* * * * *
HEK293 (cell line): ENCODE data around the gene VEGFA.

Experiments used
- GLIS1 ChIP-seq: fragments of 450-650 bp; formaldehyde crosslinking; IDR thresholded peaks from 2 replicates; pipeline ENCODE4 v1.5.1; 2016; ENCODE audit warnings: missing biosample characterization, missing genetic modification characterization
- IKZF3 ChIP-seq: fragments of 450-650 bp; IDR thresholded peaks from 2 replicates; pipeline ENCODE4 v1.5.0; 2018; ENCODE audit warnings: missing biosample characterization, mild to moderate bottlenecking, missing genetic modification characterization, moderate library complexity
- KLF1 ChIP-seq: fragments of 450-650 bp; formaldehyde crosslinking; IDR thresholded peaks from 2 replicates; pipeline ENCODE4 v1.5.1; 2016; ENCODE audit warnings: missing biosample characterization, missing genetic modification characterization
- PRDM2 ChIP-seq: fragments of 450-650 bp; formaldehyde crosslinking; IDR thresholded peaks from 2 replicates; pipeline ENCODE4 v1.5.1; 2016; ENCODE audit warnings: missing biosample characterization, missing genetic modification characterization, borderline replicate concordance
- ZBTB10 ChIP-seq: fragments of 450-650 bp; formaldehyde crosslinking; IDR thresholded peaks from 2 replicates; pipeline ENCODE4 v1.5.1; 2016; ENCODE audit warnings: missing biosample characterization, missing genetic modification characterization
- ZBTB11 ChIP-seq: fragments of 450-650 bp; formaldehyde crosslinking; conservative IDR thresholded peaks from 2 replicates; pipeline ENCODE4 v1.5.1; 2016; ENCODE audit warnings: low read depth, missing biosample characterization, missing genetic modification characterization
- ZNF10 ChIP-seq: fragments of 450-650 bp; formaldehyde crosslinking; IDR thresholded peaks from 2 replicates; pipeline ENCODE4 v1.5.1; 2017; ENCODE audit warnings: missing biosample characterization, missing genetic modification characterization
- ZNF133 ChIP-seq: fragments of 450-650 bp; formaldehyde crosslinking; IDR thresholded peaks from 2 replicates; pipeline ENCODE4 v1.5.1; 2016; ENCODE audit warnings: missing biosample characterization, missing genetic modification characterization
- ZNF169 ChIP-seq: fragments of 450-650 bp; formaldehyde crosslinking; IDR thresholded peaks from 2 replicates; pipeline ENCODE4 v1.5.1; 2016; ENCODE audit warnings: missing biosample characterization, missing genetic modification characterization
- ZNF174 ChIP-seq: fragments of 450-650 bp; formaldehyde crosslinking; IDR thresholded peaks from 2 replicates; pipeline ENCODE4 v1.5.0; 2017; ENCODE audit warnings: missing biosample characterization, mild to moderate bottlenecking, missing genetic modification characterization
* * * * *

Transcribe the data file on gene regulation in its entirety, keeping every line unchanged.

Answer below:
HEK293 (cell line): ENCODE data around the gene VEGFA.

Experiments used
- GLIS1 ChIP-seq: fragments of 450-650 bp; formaldehyde crosslinking; IDR thresholded peaks from 2 replicates; pipeline ENCODE4 v1.5.1; 2016; ENCODE audit warnings: missing biosample characterization, missing genetic modification characterization
- IKZF3 ChIP-seq: fragments of 450-650 bp; IDR thresholded peaks from 2 replicates; pipeline ENCODE4 v1.5.0; 2018; ENCODE audit warnings: missing biosample characterization, mild to moderate bottlenecking, missing genetic modification characterization, moderate library complexity
- KLF1 ChIP-seq: fragments of 450-650 bp; formaldehyde crosslinking; IDR thresholded peaks from 2 replicates; pipeline ENCODE4 v1.5.1; 2016; ENCODE audit warnings: missing biosample characterization, missing genetic modification characterization
- PRDM2 ChIP-seq: fragments of 450-650 bp; formaldehyde crosslinking; IDR thresholded peaks from 2 replicates; pipeline ENCODE4 v1.5.1; 2016; ENCODE audit warnings: missing biosample characterization, missing genetic modification characterization, borderline replicate concordance
- ZBTB10 ChIP-seq: fragments of 450-650 bp; formaldehyde crosslinking; IDR thresholded peaks from 2 replicates; pipeline ENCODE4 v1.5.1; 2016; ENCODE audit warnings: missing biosample characterization, missing genetic modification characterization
- ZBTB11 ChIP-seq: fragments of 450-650 bp; formaldehyde crosslinking; conservative IDR thresholded peaks from 2 replicates; pipeline ENCODE4 v1.5.1; 2016; ENCODE audit warnings: low read depth, missing biosample characterization, missing genetic modification characterization
- ZNF10 ChIP-seq: fragments of 450-650 bp; formaldehyde crosslinking; IDR thresholded peaks from 2 replicates; pipeline ENCODE4 v1.5.1; 2017; ENCODE audit warnings: missing biosample characterization, missing genetic modification characterization
- ZNF133 ChIP-seq: fragments of 450-650 bp; formaldehyde crosslinking; IDR thresholded peaks from 2 replicates; pipeline ENCODE4 v1.5.1; 2016; ENCODE audit warnings: missing biosample characterization, missing genetic modification characterization
- ZNF169 ChIP-seq: fragments of 450-650 bp; formaldehyde crosslinking; IDR thresholded peaks from 2 replicates; pipeline ENCODE4 v1.5.1; 2016; ENCODE audit warnings: missing biosample characterization, missing genetic modification characterization
- ZNF174 ChIP-seq: fragments of 450-650 bp; formaldehyde crosslinking; IDR thresholded peaks from 2 replicates; pipeline ENCODE4 v1.5.0; 2017; ENCODE audit warnings: missing biosample characterization, mild to moderate bottlenecking, missing genetic modification characterization